Maybe the New York Mets are just teasing the Colorado Rockies. With these two teams linked in trade rumors for the last year or so, maybe the Mets just wanted to make sure the Rockies understood how much better their pitching staff truly is.
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Or maybe the Rockies just stink on the road. Specifically, the age-old problem of hitting away from Coors Field has reared its ugly head, again, as it will countless times in the future.
It seems useless to even try to understand it at this point. The bases loaded at-bat that Corey Dickerson took on Tuesday night appropriately illustrates the baffling nature of the whole situation. What Dickerson has shown this season, among other things, is an outstanding command of the strike zone to go along with quick hands to waste pitches when he is behind in the count.
When the Rockies needed somebody to hit the ball hard and put it in play, Dickerson felt like the man for the job.
Dickerson helplessly, and I do mean helplessly, waived at a pitch up around his eyes for strike three.
Try explaining that kind of terrible at-bat by citing the fact that he was away from the altitude in Colorado. Being away from Coors Field doesn’t much explain a lack of pitch recognition in a key spot, does it?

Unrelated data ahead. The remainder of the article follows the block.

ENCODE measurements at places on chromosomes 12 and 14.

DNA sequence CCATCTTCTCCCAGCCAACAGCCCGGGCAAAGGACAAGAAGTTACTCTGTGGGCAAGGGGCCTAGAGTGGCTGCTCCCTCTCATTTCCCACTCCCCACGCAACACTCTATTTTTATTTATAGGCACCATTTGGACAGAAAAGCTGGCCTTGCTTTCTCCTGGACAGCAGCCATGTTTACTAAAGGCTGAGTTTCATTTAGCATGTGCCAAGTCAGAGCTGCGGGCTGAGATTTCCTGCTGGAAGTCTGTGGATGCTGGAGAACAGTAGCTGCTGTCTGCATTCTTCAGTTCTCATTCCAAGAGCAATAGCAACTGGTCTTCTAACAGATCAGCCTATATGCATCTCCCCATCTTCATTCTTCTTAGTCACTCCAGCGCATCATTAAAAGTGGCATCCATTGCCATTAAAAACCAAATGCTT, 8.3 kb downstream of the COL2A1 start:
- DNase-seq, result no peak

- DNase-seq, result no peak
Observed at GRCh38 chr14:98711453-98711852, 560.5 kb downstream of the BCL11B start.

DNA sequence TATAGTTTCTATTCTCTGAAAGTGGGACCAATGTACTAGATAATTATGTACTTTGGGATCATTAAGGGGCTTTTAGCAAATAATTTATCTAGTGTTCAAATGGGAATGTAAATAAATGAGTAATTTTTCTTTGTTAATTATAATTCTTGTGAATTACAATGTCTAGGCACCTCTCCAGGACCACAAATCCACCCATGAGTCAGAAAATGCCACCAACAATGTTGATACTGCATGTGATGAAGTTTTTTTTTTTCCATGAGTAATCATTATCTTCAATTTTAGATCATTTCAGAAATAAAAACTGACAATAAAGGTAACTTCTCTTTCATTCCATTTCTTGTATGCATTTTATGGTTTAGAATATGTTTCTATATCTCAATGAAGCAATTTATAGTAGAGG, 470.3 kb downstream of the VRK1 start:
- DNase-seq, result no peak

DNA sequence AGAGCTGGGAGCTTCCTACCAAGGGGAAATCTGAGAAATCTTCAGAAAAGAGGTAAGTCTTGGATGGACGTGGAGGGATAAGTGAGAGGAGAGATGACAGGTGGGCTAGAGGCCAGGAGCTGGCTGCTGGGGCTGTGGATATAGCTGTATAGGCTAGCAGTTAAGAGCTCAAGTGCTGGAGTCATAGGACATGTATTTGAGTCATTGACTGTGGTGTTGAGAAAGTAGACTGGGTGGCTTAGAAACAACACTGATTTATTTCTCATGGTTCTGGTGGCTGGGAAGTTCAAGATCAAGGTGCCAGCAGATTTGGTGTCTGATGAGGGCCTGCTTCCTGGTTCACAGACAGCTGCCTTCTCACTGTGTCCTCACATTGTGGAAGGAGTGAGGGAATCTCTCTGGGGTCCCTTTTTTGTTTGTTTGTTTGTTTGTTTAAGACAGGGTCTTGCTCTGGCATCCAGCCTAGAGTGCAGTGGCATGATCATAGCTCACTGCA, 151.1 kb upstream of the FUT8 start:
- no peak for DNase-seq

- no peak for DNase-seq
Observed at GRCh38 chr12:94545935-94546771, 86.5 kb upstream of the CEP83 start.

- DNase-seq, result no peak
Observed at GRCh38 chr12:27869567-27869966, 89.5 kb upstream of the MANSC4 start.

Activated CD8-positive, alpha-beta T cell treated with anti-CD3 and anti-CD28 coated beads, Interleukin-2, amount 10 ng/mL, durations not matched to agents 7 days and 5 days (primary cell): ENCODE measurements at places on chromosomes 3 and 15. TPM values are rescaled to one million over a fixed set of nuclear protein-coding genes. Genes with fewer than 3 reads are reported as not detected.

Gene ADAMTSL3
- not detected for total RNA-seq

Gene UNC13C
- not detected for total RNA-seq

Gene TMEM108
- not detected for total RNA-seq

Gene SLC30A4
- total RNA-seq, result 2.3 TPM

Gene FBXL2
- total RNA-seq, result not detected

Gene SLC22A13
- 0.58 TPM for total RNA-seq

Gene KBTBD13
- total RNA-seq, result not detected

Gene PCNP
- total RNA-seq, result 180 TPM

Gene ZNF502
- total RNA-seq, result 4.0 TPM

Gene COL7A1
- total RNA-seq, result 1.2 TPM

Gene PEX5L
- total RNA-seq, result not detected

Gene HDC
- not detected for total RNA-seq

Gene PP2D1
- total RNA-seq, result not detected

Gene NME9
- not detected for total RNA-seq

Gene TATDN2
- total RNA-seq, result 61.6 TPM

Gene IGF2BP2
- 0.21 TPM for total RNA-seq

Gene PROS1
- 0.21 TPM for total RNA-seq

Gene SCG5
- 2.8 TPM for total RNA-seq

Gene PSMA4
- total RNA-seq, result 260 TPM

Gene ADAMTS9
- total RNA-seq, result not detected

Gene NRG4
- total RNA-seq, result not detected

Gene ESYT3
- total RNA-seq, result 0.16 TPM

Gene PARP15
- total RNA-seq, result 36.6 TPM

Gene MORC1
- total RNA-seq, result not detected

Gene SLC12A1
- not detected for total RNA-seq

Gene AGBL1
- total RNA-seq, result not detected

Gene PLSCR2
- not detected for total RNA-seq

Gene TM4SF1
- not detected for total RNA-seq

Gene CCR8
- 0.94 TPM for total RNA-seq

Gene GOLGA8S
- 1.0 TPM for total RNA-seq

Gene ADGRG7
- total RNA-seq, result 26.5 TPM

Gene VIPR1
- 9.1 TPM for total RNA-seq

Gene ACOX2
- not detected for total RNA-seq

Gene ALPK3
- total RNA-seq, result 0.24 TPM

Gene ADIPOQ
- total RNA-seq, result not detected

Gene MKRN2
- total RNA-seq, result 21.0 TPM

That’s what makes this problem all the more baffling for this team in general: yes, the altitude and the gigantic outfield in Colorado help the Rockies’ hitters at home. When they are away from those conditions, they hit fewer home runs and see fewer hits fall in the outfield. But does that explain all of the strikeouts and generally awful at-bats?
Coors Field has an outstanding batter’s eye as well, but I don’t exactly think that’s what people are referring to when they roll their eyes at the home-road splits for Rockies’ hitters.
Colorado hitters were held scoreless for the 18 innings straight in the final two games of their series at Citi Field against the Mets. On Tuesday it was outstanding rookie Jacob deGrom who dominated the Rockies. On Wednesday it was another top prospect in Rafael Montero. Both men will at least be mentioned if trade talks between these teams heat up.
Now the Rockies head to St. Louis, a place that has always been tough for Colorado’s lineups in the past. Adam Wainwright takes the hill Friday opposite Jorge De La Rosa in a game that the Cardinals badly need to win. Do we really imagine the story will be much different from the Rockies’ offense, especially against pitches like this one:
It might be more tough sledding for the offense as they continue to reinforce the stigma about Rockies’ hitters away from Coors Field.